BENGALURU: What strains a mother-daughter relationship? In a lyric essay titled “Amma Is In Town”, Aarthi Murali explores this through a narrative surrounding matters of love, marriage, and sexuality.
The 20-year-old graduate from Mount Carmel College has built a narrative around the small, everyday things that one says and does within a home. “I trace a daughter’s relationship with her mother over the span of a day – and the idea is to look at what our anxieties are when it comes to matters of love, relationship, or sexuality,” she says.
Aarthi sometimes feels really disconnected from the two loud conversations that happen around sexuality – one is the struggle for legal recognition, and the other is the more personal struggle of figuring out one’s gender and identity. “Both these conversations are cut-off from the exhausting, mundane struggles that a woman’s desire has within her family,” she says. And this was the starting point for her project.
There’s bound to be tension when a mother takes responsibility for who her daughter should love, and who she should get married to, believes Arathi. “It’s surprising how education or financial independence, has little to do when it comes to letting a daughter make her choices about love,” she says. In her project, this is exactly what becomes the point of strain in the daughter’s relationship with her mother.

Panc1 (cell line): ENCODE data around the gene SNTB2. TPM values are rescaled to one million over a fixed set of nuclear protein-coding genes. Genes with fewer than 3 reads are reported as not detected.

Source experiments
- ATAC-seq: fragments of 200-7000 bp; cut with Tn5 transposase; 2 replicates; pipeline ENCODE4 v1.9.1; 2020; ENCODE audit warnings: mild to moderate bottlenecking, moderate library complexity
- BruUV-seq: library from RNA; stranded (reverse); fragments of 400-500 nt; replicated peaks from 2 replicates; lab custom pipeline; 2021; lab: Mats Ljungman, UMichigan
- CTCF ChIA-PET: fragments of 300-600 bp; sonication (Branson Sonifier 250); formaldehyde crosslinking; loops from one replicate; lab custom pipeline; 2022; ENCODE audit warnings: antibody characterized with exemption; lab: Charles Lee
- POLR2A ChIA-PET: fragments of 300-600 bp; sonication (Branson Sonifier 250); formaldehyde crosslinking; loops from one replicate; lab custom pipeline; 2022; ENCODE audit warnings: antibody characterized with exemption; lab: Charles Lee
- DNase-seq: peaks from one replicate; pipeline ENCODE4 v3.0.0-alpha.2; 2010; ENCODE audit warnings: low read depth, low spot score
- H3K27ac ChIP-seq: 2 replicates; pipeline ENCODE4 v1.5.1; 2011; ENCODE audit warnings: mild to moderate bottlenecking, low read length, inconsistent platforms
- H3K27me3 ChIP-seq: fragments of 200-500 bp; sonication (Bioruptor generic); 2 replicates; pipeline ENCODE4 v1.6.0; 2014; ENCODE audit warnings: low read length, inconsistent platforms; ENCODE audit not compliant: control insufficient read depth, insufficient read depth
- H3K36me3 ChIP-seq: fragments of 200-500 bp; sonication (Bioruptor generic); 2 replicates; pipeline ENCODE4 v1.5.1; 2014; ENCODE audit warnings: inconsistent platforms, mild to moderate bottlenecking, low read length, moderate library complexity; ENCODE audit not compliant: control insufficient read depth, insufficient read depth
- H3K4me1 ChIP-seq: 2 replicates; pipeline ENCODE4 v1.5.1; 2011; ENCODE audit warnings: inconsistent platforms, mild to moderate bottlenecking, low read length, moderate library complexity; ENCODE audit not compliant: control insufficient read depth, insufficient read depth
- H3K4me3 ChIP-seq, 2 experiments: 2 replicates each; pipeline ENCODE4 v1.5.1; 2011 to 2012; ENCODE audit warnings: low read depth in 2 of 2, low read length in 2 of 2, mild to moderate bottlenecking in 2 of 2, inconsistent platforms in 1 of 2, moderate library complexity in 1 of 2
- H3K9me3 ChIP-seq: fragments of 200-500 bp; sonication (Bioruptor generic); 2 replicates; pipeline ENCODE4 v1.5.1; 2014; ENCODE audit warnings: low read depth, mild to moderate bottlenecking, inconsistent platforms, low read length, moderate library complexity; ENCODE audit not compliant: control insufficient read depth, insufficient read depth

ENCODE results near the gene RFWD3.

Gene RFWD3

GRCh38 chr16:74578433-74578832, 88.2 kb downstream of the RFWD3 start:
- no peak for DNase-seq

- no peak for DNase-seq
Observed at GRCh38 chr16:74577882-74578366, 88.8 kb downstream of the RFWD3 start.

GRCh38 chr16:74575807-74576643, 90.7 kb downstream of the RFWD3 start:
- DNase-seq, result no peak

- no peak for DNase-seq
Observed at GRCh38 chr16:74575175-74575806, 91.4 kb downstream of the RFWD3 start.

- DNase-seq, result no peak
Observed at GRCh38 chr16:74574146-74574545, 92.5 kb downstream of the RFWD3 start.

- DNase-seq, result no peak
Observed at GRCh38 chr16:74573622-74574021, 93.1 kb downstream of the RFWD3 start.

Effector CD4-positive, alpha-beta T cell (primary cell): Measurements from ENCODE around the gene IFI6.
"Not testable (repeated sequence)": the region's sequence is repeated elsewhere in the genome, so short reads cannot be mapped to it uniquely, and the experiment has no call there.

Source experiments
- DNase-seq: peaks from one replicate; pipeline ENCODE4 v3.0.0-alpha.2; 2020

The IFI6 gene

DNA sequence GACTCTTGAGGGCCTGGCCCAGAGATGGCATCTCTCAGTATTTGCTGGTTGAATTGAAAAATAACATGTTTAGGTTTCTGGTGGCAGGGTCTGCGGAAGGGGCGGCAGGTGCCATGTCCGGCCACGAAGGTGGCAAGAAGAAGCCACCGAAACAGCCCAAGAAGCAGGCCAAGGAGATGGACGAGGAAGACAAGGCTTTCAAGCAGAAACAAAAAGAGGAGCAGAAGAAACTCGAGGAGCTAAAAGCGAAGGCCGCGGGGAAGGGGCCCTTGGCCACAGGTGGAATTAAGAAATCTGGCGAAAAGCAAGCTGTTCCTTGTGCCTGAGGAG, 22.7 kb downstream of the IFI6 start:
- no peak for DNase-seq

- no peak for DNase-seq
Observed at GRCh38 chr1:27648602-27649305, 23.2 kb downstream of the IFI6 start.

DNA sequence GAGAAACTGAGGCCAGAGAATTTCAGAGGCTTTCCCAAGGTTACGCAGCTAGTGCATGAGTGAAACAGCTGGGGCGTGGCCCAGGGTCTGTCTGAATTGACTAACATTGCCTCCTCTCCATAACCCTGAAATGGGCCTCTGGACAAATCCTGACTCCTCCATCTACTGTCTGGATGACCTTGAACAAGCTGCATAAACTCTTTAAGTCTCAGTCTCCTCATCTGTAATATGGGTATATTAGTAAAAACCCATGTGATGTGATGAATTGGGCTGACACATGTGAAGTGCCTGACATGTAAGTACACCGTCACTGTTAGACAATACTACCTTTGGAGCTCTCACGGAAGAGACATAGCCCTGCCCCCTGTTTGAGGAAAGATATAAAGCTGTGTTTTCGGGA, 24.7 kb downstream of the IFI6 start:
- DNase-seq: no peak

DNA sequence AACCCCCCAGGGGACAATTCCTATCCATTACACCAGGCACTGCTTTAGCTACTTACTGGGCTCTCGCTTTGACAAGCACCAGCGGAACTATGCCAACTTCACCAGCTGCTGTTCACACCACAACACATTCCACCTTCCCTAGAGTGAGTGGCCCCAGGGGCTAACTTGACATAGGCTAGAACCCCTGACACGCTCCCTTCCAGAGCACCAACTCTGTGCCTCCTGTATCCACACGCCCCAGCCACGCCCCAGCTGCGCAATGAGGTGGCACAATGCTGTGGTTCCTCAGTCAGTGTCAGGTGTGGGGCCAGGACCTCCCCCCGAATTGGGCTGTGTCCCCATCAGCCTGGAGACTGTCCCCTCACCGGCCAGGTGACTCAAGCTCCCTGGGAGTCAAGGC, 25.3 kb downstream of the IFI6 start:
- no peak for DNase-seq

She isn’t sure if her work will bring a concrete change in the society, but adds, “It will probably be as small as urging a reader look more closely at the their own families and things that restrict them from making free choices,” she says. And more importantly, to find relief in understanding the nuances in structures that appear to be clear, adds the freelance writer based in Bengaluru.Aarthi’s work received a grant as part of Gender Bender from the Sandbox Collective and the Goethe - Institut.